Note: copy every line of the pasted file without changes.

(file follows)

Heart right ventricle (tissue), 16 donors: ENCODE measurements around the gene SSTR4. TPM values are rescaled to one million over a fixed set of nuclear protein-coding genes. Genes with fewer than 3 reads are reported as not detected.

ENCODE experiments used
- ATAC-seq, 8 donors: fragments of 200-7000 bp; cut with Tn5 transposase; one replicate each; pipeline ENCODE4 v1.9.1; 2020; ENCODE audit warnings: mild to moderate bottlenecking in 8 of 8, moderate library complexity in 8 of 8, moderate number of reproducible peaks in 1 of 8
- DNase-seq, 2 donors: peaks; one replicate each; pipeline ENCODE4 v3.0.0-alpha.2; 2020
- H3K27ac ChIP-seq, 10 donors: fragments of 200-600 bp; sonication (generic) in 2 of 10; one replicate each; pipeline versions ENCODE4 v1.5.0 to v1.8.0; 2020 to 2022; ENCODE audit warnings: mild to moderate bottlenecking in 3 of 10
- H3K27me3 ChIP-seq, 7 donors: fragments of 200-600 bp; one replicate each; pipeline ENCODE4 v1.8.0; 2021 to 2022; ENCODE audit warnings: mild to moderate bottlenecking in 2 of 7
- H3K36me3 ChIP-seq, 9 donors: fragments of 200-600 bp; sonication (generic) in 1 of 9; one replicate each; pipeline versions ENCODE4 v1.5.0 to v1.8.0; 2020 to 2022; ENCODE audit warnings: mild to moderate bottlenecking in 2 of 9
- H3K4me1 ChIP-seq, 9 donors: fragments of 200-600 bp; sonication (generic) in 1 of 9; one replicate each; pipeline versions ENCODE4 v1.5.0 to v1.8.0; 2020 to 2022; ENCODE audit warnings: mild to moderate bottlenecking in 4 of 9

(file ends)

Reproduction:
Heart right ventricle (tissue), 16 donors: ENCODE measurements around the gene SSTR4. TPM values are rescaled to one million over a fixed set of nuclear protein-coding genes. Genes with fewer than 3 reads are reported as not detected.

ENCODE experiments used
- ATAC-seq, 8 donors: fragments of 200-7000 bp; cut with Tn5 transposase; one replicate each; pipeline ENCODE4 v1.9.1; 2020; ENCODE audit warnings: mild to moderate bottlenecking in 8 of 8, moderate library complexity in 8 of 8, moderate number of reproducible peaks in 1 of 8
- DNase-seq, 2 donors: peaks; one replicate each; pipeline ENCODE4 v3.0.0-alpha.2; 2020
- H3K27ac ChIP-seq, 10 donors: fragments of 200-600 bp; sonication (generic) in 2 of 10; one replicate each; pipeline versions ENCODE4 v1.5.0 to v1.8.0; 2020 to 2022; ENCODE audit warnings: mild to moderate bottlenecking in 3 of 10
- H3K27me3 ChIP-seq, 7 donors: fragments of 200-600 bp; one replicate each; pipeline ENCODE4 v1.8.0; 2021 to 2022; ENCODE audit warnings: mild to moderate bottlenecking in 2 of 7
- H3K36me3 ChIP-seq, 9 donors: fragments of 200-600 bp; sonication (generic) in 1 of 9; one replicate each; pipeline versions ENCODE4 v1.5.0 to v1.8.0; 2020 to 2022; ENCODE audit warnings: mild to moderate bottlenecking in 2 of 9
- H3K4me1 ChIP-seq, 9 donors: fragments of 200-600 bp; sonication (generic) in 1 of 9; one replicate each; pipeline versions ENCODE4 v1.5.0 to v1.8.0; 2020 to 2022; ENCODE audit warnings: mild to moderate bottlenecking in 4 of 9